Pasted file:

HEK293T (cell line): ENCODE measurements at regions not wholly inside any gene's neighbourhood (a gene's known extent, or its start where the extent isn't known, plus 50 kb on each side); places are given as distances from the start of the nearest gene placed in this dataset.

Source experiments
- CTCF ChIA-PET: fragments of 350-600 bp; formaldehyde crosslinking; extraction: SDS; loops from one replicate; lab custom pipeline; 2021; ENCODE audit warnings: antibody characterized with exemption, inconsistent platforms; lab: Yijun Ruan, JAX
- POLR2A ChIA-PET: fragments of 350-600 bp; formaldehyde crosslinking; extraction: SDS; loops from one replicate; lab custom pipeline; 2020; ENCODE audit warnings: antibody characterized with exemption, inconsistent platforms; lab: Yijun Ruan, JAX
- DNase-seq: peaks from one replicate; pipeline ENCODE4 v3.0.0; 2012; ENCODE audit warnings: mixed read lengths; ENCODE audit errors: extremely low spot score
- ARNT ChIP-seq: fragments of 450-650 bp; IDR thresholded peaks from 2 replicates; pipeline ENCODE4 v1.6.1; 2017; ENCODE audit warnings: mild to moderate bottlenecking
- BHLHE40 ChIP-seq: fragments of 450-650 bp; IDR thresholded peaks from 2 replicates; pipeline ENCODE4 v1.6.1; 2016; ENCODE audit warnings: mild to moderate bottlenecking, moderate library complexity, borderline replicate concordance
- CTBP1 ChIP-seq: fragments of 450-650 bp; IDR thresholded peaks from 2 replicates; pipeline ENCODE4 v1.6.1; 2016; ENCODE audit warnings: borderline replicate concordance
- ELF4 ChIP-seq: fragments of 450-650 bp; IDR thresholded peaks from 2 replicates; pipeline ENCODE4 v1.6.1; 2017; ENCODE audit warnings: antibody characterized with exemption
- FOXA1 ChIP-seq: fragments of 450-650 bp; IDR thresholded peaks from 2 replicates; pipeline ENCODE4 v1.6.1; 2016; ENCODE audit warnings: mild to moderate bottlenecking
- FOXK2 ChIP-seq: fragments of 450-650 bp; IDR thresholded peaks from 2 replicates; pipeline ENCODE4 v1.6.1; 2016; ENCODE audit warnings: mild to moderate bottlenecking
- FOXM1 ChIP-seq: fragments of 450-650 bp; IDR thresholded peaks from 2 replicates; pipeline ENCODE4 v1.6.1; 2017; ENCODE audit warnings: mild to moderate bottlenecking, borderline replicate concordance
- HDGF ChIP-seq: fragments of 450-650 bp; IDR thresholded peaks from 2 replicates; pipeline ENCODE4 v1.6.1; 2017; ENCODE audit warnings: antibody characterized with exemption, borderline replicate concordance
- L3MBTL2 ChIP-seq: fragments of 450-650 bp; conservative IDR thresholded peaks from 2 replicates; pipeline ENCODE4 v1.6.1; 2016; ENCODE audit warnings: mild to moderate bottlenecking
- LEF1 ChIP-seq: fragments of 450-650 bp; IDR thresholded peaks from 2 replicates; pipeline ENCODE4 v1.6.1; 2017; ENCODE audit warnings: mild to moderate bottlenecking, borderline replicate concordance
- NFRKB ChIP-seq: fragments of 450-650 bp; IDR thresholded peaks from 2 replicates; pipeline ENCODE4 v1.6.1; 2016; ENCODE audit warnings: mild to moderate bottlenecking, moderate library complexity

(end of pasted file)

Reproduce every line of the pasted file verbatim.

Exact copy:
HEK293T (cell line): ENCODE measurements at regions not wholly inside any gene's neighbourhood (a gene's known extent, or its start where the extent isn't known, plus 50 kb on each side); places are given as distances from the start of the nearest gene placed in this dataset.

Source experiments
- CTCF ChIA-PET: fragments of 350-600 bp; formaldehyde crosslinking; extraction: SDS; loops from one replicate; lab custom pipeline; 2021; ENCODE audit warnings: antibody characterized with exemption, inconsistent platforms; lab: Yijun Ruan, JAX
- POLR2A ChIA-PET: fragments of 350-600 bp; formaldehyde crosslinking; extraction: SDS; loops from one replicate; lab custom pipeline; 2020; ENCODE audit warnings: antibody characterized with exemption, inconsistent platforms; lab: Yijun Ruan, JAX
- DNase-seq: peaks from one replicate; pipeline ENCODE4 v3.0.0; 2012; ENCODE audit warnings: mixed read lengths; ENCODE audit errors: extremely low spot score
- ARNT ChIP-seq: fragments of 450-650 bp; IDR thresholded peaks from 2 replicates; pipeline ENCODE4 v1.6.1; 2017; ENCODE audit warnings: mild to moderate bottlenecking
- BHLHE40 ChIP-seq: fragments of 450-650 bp; IDR thresholded peaks from 2 replicates; pipeline ENCODE4 v1.6.1; 2016; ENCODE audit warnings: mild to moderate bottlenecking, moderate library complexity, borderline replicate concordance
- CTBP1 ChIP-seq: fragments of 450-650 bp; IDR thresholded peaks from 2 replicates; pipeline ENCODE4 v1.6.1; 2016; ENCODE audit warnings: borderline replicate concordance
- ELF4 ChIP-seq: fragments of 450-650 bp; IDR thresholded peaks from 2 replicates; pipeline ENCODE4 v1.6.1; 2017; ENCODE audit warnings: antibody characterized with exemption
- FOXA1 ChIP-seq: fragments of 450-650 bp; IDR thresholded peaks from 2 replicates; pipeline ENCODE4 v1.6.1; 2016; ENCODE audit warnings: mild to moderate bottlenecking
- FOXK2 ChIP-seq: fragments of 450-650 bp; IDR thresholded peaks from 2 replicates; pipeline ENCODE4 v1.6.1; 2016; ENCODE audit warnings: mild to moderate bottlenecking
- FOXM1 ChIP-seq: fragments of 450-650 bp; IDR thresholded peaks from 2 replicates; pipeline ENCODE4 v1.6.1; 2017; ENCODE audit warnings: mild to moderate bottlenecking, borderline replicate concordance
- HDGF ChIP-seq: fragments of 450-650 bp; IDR thresholded peaks from 2 replicates; pipeline ENCODE4 v1.6.1; 2017; ENCODE audit warnings: antibody characterized with exemption, borderline replicate concordance
- L3MBTL2 ChIP-seq: fragments of 450-650 bp; conservative IDR thresholded peaks from 2 replicates; pipeline ENCODE4 v1.6.1; 2016; ENCODE audit warnings: mild to moderate bottlenecking
- LEF1 ChIP-seq: fragments of 450-650 bp; IDR thresholded peaks from 2 replicates; pipeline ENCODE4 v1.6.1; 2017; ENCODE audit warnings: mild to moderate bottlenecking, borderline replicate concordance
- NFRKB ChIP-seq: fragments of 450-650 bp; IDR thresholded peaks from 2 replicates; pipeline ENCODE4 v1.6.1; 2016; ENCODE audit warnings: mild to moderate bottlenecking, moderate library complexity